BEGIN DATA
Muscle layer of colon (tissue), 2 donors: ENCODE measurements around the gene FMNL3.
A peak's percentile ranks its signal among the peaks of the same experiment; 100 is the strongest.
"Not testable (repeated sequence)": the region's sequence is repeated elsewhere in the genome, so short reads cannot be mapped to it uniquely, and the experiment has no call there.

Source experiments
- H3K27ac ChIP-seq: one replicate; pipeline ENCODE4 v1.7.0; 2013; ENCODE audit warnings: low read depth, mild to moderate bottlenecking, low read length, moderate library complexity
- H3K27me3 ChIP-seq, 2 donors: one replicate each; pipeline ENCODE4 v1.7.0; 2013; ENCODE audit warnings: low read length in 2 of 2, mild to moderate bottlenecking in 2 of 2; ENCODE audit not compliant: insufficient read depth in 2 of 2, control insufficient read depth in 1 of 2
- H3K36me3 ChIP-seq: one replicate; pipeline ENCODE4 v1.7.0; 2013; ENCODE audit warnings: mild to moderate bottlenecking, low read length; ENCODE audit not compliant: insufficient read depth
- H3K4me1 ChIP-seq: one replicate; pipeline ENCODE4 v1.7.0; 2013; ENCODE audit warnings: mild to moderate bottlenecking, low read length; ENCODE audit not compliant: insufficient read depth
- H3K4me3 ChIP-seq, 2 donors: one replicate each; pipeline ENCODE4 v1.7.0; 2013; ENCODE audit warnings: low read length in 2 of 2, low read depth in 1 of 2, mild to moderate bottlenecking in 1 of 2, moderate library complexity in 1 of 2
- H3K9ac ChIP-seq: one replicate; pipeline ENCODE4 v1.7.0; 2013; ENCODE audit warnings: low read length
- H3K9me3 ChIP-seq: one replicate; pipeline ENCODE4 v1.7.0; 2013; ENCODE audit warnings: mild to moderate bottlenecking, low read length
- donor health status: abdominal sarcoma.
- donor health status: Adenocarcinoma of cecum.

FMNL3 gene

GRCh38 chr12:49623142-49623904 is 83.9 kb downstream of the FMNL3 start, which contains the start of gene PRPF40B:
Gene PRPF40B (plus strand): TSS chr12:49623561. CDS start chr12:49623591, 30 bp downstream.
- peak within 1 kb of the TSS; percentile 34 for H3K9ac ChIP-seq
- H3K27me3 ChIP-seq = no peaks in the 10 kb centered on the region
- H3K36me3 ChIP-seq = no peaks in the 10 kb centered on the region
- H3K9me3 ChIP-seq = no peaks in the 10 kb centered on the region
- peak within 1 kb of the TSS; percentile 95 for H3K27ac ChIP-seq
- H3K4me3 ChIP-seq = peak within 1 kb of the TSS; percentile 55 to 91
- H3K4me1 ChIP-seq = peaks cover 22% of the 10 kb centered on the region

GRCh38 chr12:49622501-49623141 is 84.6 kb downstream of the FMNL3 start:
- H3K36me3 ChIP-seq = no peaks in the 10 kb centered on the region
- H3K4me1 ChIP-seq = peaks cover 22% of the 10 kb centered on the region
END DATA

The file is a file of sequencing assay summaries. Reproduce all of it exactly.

Muscle layer of colon (tissue), 2 donors: ENCODE measurements around the gene FMNL3.
A peak's percentile ranks its signal among the peaks of the same experiment; 100 is the strongest.
"Not testable (repeated sequence)": the region's sequence is repeated elsewhere in the genome, so short reads cannot be mapped to it uniquely, and the experiment has no call there.

Source experiments
- H3K27ac ChIP-seq: one replicate; pipeline ENCODE4 v1.7.0; 2013; ENCODE audit warnings: low read depth, mild to moderate bottlenecking, low read length, moderate library complexity
- H3K27me3 ChIP-seq, 2 donors: one replicate each; pipeline ENCODE4 v1.7.0; 2013; ENCODE audit warnings: low read length in 2 of 2, mild to moderate bottlenecking in 2 of 2; ENCODE audit not compliant: insufficient read depth in 2 of 2, control insufficient read depth in 1 of 2
- H3K36me3 ChIP-seq: one replicate; pipeline ENCODE4 v1.7.0; 2013; ENCODE audit warnings: mild to moderate bottlenecking, low read length; ENCODE audit not compliant: insufficient read depth
- H3K4me1 ChIP-seq: one replicate; pipeline ENCODE4 v1.7.0; 2013; ENCODE audit warnings: mild to moderate bottlenecking, low read length; ENCODE audit not compliant: insufficient read depth
- H3K4me3 ChIP-seq, 2 donors: one replicate each; pipeline ENCODE4 v1.7.0; 2013; ENCODE audit warnings: low read length in 2 of 2, low read depth in 1 of 2, mild to moderate bottlenecking in 1 of 2, moderate library complexity in 1 of 2
- H3K9ac ChIP-seq: one replicate; pipeline ENCODE4 v1.7.0; 2013; ENCODE audit warnings: low read length
- H3K9me3 ChIP-seq: one replicate; pipeline ENCODE4 v1.7.0; 2013; ENCODE audit warnings: mild to moderate bottlenecking, low read length
- donor health status: abdominal sarcoma.
- donor health status: Adenocarcinoma of cecum.

FMNL3 gene

GRCh38 chr12:49623142-49623904 is 83.9 kb downstream of the FMNL3 start, which contains the start of gene PRPF40B:
Gene PRPF40B (plus strand): TSS chr12:49623561. CDS start chr12:49623591, 30 bp downstream.
- peak within 1 kb of the TSS; percentile 34 for H3K9ac ChIP-seq
- H3K27me3 ChIP-seq = no peaks in the 10 kb centered on the region
- H3K36me3 ChIP-seq = no peaks in the 10 kb centered on the region
- H3K9me3 ChIP-seq = no peaks in the 10 kb centered on the region
- peak within 1 kb of the TSS; percentile 95 for H3K27ac ChIP-seq
- H3K4me3 ChIP-seq = peak within 1 kb of the TSS; percentile 55 to 91
- H3K4me1 ChIP-seq = peaks cover 22% of the 10 kb centered on the region

GRCh38 chr12:49622501-49623141 is 84.6 kb downstream of the FMNL3 start:
- H3K36me3 ChIP-seq = no peaks in the 10 kb centered on the region
- H3K4me1 ChIP-seq = peaks cover 22% of the 10 kb centered on the region